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My mother is most beautiful 
after losing herself in her garden,
on her knees, hands in the dark earth,
tending gently to things growing
half an acre from our house.
Just beyond dusk, she’d walk the grass
toward us, barefoot, a basket of growth 
gathered in her arms, rinsed in the cool water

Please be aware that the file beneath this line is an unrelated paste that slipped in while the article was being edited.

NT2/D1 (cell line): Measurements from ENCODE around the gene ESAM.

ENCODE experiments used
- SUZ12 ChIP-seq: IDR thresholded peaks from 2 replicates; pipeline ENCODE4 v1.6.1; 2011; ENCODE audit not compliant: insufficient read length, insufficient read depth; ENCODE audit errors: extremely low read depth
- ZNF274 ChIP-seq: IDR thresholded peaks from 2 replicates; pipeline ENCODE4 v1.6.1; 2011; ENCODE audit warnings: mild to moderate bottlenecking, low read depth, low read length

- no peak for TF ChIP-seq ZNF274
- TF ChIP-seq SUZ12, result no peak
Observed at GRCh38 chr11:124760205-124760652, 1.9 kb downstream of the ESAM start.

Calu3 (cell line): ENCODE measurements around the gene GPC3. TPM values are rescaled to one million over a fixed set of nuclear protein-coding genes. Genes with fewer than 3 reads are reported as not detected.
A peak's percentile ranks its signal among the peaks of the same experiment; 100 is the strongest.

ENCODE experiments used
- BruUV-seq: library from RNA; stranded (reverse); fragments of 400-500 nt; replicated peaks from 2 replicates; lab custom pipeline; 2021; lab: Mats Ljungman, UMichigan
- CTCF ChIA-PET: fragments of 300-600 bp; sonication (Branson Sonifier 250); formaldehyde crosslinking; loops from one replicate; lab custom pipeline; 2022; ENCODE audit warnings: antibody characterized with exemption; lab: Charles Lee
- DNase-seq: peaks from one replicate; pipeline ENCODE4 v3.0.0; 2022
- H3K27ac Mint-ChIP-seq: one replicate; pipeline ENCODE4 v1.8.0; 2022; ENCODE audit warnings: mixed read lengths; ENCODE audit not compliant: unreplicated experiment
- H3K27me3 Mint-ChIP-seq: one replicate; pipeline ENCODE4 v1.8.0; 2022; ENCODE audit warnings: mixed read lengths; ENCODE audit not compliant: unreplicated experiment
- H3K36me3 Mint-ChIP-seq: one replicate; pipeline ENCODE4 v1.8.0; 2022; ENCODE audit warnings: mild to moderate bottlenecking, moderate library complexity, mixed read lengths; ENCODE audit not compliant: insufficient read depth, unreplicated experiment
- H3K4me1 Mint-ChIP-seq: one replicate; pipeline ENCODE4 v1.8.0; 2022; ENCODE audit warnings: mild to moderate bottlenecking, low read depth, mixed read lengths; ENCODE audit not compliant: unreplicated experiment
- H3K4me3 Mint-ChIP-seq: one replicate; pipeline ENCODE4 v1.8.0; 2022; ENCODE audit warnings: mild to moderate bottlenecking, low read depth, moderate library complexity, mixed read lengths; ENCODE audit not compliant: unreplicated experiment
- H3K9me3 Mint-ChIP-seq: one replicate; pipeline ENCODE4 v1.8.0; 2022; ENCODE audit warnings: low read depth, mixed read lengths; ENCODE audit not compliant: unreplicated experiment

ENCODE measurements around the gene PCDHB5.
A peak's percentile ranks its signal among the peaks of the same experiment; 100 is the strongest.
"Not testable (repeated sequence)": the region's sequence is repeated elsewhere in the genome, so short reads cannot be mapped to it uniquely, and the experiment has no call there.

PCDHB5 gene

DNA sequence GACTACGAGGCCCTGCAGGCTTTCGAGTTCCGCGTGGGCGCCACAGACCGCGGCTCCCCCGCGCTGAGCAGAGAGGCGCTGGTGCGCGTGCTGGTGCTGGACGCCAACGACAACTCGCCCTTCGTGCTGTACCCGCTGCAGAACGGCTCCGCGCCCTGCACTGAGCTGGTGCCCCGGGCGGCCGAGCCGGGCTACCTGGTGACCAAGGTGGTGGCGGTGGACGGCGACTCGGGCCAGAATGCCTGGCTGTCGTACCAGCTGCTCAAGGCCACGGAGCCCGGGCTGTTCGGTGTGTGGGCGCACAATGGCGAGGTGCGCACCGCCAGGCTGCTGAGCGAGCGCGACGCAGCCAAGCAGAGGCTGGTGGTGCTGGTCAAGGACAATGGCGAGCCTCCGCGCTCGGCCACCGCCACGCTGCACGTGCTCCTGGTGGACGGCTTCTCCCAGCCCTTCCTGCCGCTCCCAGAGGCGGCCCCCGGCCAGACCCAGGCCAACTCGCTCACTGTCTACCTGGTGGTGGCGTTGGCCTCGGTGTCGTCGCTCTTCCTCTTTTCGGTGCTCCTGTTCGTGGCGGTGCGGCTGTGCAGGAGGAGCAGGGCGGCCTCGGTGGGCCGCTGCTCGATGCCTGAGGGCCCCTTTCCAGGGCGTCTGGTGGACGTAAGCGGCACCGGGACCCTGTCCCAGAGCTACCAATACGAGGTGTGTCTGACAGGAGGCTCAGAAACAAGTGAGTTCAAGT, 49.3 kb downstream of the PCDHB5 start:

from the back wall hose.

One evening she called me out to her,
bit into a tomato so red its
flesh held the undertone of purple,
and then offered it to me.
I was twelve, shy with the heated 
pulp filling my mouth, still warm 
from the day’s stretch of August sun.
Dark coming on, my mother gleaming,
fireflies in the air above our fields.

© 2011 Dora E. McQuaid

All peace to each one of you. Dora

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